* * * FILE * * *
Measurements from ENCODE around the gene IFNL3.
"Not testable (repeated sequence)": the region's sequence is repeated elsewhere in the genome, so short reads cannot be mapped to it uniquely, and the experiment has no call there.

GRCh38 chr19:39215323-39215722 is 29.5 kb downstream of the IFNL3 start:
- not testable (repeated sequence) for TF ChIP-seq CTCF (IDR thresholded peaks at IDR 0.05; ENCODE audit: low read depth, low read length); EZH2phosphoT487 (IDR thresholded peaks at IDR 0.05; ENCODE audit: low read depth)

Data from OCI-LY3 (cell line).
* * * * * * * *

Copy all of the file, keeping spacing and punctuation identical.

Measurements from ENCODE around the gene IFNL3.
"Not testable (repeated sequence)": the region's sequence is repeated elsewhere in the genome, so short reads cannot be mapped to it uniquely, and the experiment has no call there.

GRCh38 chr19:39215323-39215722 is 29.5 kb downstream of the IFNL3 start:
- not testable (repeated sequence) for TF ChIP-seq CTCF (IDR thresholded peaks at IDR 0.05; ENCODE audit: low read depth, low read length); EZH2phosphoT487 (IDR thresholded peaks at IDR 0.05; ENCODE audit: low read depth)

Data from OCI-LY3 (cell line).